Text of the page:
” What a power there are in words…Perhaps the basic secret the scientists never discovered, the first fount of life, is that which happens when a thought takes the shape in words.”

Ayn Rand from The Fountainhead

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Well my fearless readers, I apologize once again for my absence over the past few weeks. Despite the hectic pre-graduation schedule packed with exams and lengthy papers, I’ve also accepted two jobs for the upcoming year–interning at the farmer’s market and hosting at Nama, a local sushi restaurant. But despite all the business, keeping up with blogging is comparable to working out. You’re going strong for a month, but then you talk yourself out of it one day (I must relax, wash my hair, clean the kitchen, etc.) and as soon as you blink an entire month has flown by…But I’m back and just in time for the first spring produce. Since I am working at the farmer’s market, I have  a wonderful selection of fruits, vegetables, milk, baked goods, cheese, meat etc. that have all been locally grown. The farmers are amazing and the love and dedication they have for their food radiates. I don’t know if I’ll ever be able to buy food from someone I don’t know on a personal level ever again.

Over the next few months, I plan to rely on the market’s offerings as my primary food supply. I’ll share with you my finding and what I decide to make with them. I’ve taken lots of photos, but my sister’s camera cord is playing a sneaky game of hide-and-seek.

Market Purchases Week 1 

  • 1 dozen eggs
  • 1/2 gallon Cruze Farm Milk
  • 1/2 lb. Locust Grove smoked Gouda Cheese
  • 5 homemade crusty rolls from Dave
  • 1 lb. sausage from Eric at Green Man Farms
  • 1 qt. strawberries
  • 1 bunch of rhubarb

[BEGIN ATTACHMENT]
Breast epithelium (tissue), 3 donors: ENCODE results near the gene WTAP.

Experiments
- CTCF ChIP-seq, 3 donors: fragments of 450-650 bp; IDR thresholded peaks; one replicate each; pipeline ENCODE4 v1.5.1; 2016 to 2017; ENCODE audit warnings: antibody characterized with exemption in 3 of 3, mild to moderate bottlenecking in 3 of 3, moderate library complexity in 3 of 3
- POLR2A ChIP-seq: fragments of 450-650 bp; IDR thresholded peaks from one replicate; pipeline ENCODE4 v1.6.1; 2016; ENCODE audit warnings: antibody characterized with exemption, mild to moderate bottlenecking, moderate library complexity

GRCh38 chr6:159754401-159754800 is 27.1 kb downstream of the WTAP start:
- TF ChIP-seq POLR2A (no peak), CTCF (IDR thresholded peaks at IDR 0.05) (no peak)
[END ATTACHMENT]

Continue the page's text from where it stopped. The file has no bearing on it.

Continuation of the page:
• 1 large bag of spinach
  • 1 bunch of asparagus
  • 1 bunch of parsley, green onions, and oregano
  • Randoms: coffee, asparagus, cheese, and caramelized onion flatbread sandwich, molasses cookie, and and oatmeal, cranberry, walnut, and chocolate chip cookie


Market-Inspired Meals from Week 1

Favorite Meal: Strawberry Oatmeal topped with Strawberry Rhubarb Crisp

Market Purchases Week 2

  • 1 lb. Italian Sausage  
  • 1 bunch of baby beets
  • 1 bunch of rhubarb
  • 2 heads of cabbage
  • 1 quart of strawberries
  • 1 quart Cruze farm milk
  • 1 pint of Cruze farm buttermilk
  • 1 bag lettuce
  • 1 head broccoli
  • 1 head bok choy
  • Randoms: snickerdoodle cookie


Market-Inspired Meals for Weeks 2

  • Cabbage Braised with white wine with spinach and sausage- beautiful flavors that meld perfectly to yield a savory healthy meal. Serve with bread to soak up the juice
  • Borsht from Eating Well- a traditional beet soup flavored by beef broth and sour cream
  • Strawberry Rhubarb Compote from Cooking with Curtis- It smells heavenly simmering as I’m typing
  • Crunchy Cabbage Salad with Ahi Tuna- I added broccoli, almonds and carrots for an extra crunch and threw together an Asian-flavored dressing
  • Italian Sausage and Mozzarella Pizza- Daniel is really looking forward to this. Our secret ingredient is smoked, dried jalapenos
  • Teriyaki Salmon with wasabi, lime, and cilantro butter on wilted bok choy from Essentially Food- one of my all time favorite recipes I made while studying abroad in New Zealand. The tender salmon bathing in tart cilantro butter is a heady experience.



If there are any recipes you’d like to try that aren’t linked, please let me know and I’ll post them!